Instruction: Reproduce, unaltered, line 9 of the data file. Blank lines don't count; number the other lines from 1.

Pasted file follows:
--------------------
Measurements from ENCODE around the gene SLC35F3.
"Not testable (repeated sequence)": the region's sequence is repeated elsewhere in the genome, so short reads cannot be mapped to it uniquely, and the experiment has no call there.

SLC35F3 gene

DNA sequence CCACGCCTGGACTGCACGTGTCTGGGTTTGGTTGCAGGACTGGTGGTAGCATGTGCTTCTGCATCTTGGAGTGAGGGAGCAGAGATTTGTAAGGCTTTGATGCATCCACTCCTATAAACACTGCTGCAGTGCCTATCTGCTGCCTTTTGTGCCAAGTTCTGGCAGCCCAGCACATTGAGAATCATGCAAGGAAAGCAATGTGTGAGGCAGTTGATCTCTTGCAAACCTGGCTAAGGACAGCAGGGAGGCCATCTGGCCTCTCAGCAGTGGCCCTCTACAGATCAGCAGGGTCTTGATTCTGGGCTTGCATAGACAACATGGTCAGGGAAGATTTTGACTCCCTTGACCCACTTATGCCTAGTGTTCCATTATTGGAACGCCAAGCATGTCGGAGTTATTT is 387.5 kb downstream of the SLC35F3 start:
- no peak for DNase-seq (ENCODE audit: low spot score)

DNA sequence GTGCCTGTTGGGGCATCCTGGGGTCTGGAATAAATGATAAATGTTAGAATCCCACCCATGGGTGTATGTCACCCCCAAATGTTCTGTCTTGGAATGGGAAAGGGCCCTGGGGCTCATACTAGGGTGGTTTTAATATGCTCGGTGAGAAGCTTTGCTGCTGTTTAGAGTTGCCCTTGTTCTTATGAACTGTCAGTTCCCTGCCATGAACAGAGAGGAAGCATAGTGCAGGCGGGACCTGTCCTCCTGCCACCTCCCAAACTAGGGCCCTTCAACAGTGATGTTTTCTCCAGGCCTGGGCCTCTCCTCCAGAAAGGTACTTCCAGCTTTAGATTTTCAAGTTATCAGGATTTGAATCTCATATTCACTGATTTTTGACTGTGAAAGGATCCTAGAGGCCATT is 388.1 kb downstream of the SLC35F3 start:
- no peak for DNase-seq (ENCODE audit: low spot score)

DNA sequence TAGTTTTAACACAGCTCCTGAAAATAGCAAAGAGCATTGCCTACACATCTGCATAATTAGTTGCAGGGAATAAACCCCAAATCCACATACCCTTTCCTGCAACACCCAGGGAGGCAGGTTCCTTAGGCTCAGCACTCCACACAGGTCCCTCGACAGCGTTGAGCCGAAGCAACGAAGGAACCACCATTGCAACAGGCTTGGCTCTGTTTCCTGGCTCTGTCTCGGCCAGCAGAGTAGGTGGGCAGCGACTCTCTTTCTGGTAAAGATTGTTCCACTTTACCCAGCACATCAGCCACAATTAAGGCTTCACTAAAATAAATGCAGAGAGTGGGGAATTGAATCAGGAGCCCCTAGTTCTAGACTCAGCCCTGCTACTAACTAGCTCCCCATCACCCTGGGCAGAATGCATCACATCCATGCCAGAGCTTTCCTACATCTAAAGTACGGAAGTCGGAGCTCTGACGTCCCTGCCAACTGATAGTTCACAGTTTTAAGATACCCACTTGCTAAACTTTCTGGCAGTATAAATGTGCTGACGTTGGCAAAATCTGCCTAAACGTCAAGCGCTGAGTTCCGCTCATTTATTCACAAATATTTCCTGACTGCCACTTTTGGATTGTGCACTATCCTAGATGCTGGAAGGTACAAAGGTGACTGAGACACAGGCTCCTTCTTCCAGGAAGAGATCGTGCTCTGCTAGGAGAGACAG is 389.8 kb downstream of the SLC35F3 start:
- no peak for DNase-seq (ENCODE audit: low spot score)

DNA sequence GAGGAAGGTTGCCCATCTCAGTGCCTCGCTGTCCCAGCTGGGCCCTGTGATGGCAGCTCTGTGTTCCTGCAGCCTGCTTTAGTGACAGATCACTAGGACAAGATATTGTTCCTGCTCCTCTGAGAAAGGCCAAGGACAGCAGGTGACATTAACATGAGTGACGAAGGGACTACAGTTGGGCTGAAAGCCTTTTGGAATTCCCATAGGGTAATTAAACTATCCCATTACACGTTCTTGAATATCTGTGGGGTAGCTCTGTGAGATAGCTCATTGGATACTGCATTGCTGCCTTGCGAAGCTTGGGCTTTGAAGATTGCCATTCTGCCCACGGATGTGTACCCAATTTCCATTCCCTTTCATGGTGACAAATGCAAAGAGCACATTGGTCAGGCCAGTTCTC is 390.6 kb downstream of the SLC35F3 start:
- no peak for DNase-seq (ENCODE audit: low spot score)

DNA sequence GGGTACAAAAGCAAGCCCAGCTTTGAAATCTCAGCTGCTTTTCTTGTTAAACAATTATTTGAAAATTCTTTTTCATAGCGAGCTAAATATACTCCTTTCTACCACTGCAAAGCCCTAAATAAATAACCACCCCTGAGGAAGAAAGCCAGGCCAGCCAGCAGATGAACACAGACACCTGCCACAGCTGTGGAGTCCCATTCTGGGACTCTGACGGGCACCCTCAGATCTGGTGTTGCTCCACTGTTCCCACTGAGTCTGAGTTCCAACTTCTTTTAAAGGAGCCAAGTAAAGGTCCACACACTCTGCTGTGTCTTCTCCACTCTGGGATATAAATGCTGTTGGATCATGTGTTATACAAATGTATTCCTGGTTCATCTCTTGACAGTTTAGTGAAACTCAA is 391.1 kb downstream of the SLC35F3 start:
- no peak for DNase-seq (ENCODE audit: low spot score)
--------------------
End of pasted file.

- no peak for DNase-seq (ENCODE audit: low spot score)